An Interview With Larry Levis Post-Graduate Stipend Recipient Jenny Johnson

Posted on Jun 3, 2016

johnson_photo1Jenny Johnson (poetry 2011) was the recipient of a Larry Levis Post-Graduate Stipend in 2014. Her work has appeared in The Best American Poetry 2012, Los Angeles Review of Books Quarterly, New England Review, Troubling the Line: Trans and Genderqueer Poetry and Poetics, among others. Jenny received a Whiting Award in 2015, a 2016-2017 Hodder Fellowship at Princeton University, and won Beloit Poetry Journal’s Chad Walsh Poetry Prize for her poem “Aria.” She currently lives in Pittsburgh and is a Lecturer at the University of Pittsburgh. Her debut collection of poems, In Full Velvet, will be published in 2017 by Sarabande Books.


In your discussion of “Aria” on Beloit Poetry Journal’s Poetry Forum, you said, “as a poet with queer and feminist sensibilities writing a blank verse sonnet, my impulses err on the side of disruption. I want to break a meter much more than I want to write within it. However valuable this impulse, I found that I had to first fool around with what’s ‘normal’ before I could effectively trouble my metrics.” At what point in the revision process do you decide to depart from the “normal”? And what do those first steps in the direction of disruption look like, as your drafts progress?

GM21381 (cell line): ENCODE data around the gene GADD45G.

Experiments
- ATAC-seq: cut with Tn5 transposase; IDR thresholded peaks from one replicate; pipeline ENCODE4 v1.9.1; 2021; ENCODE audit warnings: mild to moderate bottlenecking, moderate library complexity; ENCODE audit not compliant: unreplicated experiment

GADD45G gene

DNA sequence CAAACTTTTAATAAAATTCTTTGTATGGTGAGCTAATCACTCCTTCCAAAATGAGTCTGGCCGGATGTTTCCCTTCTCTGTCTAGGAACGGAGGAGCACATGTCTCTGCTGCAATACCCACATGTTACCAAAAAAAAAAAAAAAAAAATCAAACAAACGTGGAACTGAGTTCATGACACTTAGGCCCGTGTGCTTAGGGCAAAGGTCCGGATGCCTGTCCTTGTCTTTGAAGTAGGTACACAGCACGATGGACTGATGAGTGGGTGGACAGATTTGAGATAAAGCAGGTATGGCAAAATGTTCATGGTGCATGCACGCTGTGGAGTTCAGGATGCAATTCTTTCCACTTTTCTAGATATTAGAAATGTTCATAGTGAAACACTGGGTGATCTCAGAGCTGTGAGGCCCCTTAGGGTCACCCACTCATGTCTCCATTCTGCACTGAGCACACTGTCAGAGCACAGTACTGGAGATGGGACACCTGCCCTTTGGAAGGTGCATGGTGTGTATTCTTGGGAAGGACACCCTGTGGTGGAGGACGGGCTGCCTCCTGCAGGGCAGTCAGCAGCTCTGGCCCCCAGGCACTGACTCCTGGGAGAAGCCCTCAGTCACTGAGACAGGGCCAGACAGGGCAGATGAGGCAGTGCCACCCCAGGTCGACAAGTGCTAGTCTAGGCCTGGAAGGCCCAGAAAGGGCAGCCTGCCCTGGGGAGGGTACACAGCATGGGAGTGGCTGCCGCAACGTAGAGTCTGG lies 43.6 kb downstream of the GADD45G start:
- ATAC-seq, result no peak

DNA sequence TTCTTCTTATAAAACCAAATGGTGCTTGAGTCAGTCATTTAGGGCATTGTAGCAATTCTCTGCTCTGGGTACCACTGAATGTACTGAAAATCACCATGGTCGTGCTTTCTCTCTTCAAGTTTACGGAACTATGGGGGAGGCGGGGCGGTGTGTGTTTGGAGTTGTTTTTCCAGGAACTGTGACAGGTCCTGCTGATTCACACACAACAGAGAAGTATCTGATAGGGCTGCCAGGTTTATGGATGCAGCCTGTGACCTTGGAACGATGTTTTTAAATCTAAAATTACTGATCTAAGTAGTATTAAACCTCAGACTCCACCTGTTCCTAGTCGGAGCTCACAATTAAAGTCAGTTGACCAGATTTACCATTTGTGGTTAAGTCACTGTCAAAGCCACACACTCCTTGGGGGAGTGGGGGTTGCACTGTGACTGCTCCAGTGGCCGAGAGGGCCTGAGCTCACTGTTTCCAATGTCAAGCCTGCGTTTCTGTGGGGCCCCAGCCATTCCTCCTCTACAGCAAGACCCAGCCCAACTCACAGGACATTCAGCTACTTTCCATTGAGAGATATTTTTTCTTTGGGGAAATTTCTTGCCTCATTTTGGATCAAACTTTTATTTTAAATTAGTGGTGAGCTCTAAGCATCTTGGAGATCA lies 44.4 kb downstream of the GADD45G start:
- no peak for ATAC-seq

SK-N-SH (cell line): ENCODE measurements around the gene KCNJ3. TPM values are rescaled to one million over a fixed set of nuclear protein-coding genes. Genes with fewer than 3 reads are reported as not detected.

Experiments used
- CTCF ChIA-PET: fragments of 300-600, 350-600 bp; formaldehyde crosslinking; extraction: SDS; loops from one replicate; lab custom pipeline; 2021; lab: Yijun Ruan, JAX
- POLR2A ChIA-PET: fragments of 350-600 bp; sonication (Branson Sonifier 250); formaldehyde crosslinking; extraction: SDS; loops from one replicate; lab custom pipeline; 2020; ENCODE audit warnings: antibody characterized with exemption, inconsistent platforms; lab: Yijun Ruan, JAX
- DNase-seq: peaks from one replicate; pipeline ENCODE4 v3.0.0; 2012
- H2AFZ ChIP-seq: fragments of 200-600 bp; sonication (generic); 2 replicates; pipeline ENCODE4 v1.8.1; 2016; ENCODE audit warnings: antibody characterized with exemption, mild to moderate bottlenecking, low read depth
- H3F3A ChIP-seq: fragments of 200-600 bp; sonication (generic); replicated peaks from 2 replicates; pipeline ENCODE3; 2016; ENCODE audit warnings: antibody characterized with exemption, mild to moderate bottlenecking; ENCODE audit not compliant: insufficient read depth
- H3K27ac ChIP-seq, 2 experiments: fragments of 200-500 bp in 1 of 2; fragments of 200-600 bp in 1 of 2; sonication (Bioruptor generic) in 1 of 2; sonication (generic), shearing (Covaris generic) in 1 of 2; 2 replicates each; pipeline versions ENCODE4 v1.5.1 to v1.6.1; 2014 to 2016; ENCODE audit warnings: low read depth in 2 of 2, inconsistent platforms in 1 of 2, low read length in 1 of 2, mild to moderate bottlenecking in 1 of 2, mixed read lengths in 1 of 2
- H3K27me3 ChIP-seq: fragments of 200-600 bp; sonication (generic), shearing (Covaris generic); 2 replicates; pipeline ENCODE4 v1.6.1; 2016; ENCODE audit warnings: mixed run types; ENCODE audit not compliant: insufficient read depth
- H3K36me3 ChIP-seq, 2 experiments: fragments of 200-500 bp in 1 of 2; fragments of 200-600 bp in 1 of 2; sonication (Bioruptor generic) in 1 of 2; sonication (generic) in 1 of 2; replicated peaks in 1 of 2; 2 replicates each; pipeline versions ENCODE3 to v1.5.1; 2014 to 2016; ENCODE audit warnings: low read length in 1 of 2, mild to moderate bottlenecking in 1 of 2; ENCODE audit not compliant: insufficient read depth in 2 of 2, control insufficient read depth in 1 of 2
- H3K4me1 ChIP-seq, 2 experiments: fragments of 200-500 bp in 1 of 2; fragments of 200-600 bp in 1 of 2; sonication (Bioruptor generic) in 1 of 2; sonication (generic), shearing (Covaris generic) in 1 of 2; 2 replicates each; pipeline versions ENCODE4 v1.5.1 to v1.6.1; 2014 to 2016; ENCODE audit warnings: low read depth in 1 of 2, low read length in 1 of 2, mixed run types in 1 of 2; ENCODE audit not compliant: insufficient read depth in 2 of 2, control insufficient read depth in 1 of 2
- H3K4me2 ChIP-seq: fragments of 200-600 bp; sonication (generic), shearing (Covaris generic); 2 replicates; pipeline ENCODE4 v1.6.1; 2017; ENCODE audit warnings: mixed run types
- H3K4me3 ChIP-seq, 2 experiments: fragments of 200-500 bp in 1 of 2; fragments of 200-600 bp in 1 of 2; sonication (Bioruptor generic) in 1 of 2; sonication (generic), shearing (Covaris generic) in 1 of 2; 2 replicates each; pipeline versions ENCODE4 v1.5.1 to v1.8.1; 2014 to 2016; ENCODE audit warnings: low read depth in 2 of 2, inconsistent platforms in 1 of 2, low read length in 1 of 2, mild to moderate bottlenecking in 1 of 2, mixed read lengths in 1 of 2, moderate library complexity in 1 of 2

Such a great question! When I said that I have to “fool around with what’s ‘normal,’” I meant that when writing in a fixed form I work first to establish a pattern. So when drafting, I might begin by setting rules. Such as, when writing in blank verse, no more than two substitutions per line — rules to help me hear and feel the pattern in the writing, whether I’m working within a pattern that’s part of a poetic tradition or a pattern of my own devising. As for the disruption, I’m not sure how to describe that part of the process, except that at some point I find that the poem starts singing to its own tune. I think learning how to listen — realizing when to trust a poem’s sudden sense of authority — is key. But I find listening in this way to be such difficult work. It’s like a whole other muscle you have to build, a kind of intuition about knowing when to trust the poem’s autonomous intelligence. 


Your first collection of poems, In Full Velvet, is forthcoming from Sarabande Books in 2017. Exciting! Did anything surprise you during the process of collecting, writing and revising your poetry for In Full Velvet? Were there any new lessons in craft that creating your book has taught you?